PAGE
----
Merry Marquis Excerpt
Richard heard the beautiful music and felt all of his muscles tense. His ghosts were back.
As he stepped into his desolate house, he thought that the fog outside had somehow penetrated his mind. The shadows cast by the single candle flickering on the dusty table somehow accentuated the gloom. He stopped and listened, his coat and hat slipping from his fingers on to the floor.
Surely he was imagining the music?
He had to be.
He shuddered. The only people who had ever played music in this house had been his sister and his wife. But they were both dead.
Their ghosts still haunted his imagination, it was true, but he had never actually heard them playing music. Beethoven’s fourteenth sonata had been his wife’s favorite. How she had loved the sweet soft melody! Today, however, the music echoing through the empty townhouse sounded eerie.
Richard swallowed hard. In the mist of his mind’s eye he saw Julia, smiling and playing her music. She was there beckoning to him, with her light brown hair pulled up, leaving only tendrils curling lightly about her face and neck. Her soft green eyes were laughing at him, loving him. His senses were flooded with the tantalizing scent of roses, which she had always worn. Her voice called to him through the music she played. It moved him toward her, ever closer.
He found himself just outside the music room, his hand on the door handle. He stood there, staring at the narrow strip of light spilling out from under the door. He had not been inside this room since she died. He was not sure he wanted to go in now.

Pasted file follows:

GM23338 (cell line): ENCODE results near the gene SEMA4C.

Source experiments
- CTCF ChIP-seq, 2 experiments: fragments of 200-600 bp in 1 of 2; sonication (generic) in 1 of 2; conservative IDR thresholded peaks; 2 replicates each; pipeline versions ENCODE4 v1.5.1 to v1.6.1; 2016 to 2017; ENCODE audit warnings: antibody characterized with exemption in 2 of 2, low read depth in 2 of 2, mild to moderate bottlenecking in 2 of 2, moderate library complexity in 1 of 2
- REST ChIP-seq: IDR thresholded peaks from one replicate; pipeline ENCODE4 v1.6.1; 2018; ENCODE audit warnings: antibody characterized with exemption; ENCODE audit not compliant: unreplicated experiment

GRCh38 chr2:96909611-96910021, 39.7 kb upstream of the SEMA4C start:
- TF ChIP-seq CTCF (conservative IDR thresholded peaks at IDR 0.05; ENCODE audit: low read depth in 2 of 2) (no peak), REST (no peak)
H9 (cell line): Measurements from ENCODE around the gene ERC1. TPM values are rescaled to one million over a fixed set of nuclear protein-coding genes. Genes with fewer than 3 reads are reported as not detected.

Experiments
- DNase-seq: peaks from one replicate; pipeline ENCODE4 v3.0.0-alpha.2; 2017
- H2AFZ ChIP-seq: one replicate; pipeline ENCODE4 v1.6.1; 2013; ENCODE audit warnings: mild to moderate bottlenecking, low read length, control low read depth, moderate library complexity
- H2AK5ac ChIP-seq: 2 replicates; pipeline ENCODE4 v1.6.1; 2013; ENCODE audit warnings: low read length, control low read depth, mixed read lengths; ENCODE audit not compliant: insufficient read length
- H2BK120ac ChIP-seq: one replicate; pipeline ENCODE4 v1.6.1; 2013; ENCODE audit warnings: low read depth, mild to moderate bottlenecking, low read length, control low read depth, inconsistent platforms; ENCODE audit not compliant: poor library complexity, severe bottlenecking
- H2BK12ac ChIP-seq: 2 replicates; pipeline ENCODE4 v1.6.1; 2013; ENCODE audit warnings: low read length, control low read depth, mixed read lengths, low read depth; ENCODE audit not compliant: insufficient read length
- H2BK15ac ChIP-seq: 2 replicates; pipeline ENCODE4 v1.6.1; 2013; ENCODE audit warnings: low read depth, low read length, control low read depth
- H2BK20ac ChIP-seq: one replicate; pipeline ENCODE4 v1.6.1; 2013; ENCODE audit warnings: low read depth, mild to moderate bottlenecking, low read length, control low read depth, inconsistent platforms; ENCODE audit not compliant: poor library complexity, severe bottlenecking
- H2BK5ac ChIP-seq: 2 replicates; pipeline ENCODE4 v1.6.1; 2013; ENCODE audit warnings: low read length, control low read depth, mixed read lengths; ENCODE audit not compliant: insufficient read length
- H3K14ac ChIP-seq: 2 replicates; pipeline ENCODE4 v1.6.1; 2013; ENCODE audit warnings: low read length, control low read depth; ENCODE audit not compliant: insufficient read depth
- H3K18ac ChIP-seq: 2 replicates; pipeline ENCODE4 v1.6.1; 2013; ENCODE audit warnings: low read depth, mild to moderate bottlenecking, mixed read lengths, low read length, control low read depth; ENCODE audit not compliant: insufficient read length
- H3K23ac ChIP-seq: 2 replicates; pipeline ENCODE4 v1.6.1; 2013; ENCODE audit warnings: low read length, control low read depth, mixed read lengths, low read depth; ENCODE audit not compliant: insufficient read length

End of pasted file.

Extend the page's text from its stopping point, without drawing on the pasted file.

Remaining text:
No, he could not do it. He just could not open the door.
Although he knew that the ghosts were only in his imagination, the music seemed so very real. And, for once in his life, Richard Angles, the intrepid Marquis of Merrick, knew he was truly frightened.
Richard squared his shoulders. He would prove to himself that the music was not there, that she was not there. Taking a deep breath, he flung open the door so hard that it banged into the wall.
The music stopped. Richard blinked, his eyes adjusting to the brightness of the room. As he focused on the grand pianoforte in the corner, he let out his breath. There was someone there, but it was not Julia.
The girl sitting at the pianoforte had black hair and eyes. Her face was alabaster white, with deep pink lips.
His relief and wonder transformed into an overpowering rage. Who had dared to play such a trick on him?
“Who are you? What are you doing here?” he demanded in his most stern, masterful baritone.
The girl stood up so quickly that the gilt chair she had been sitting on fell to the floor with a crash. She stood for a moment looking him over from head to toe.
He watched as the emotions in her marvelously expressive eyes changed quickly, from alarm and shock to assessment and then to flashing pride. “I am Teresa Seton. I am staying next door with my aunt, Lady Swinborne. The housekeeper has given me permission to be here. She said his lordship was away from home, and that I might practice on his pianoforte.” Her small chin rose a fraction of an inch. “Who are you?”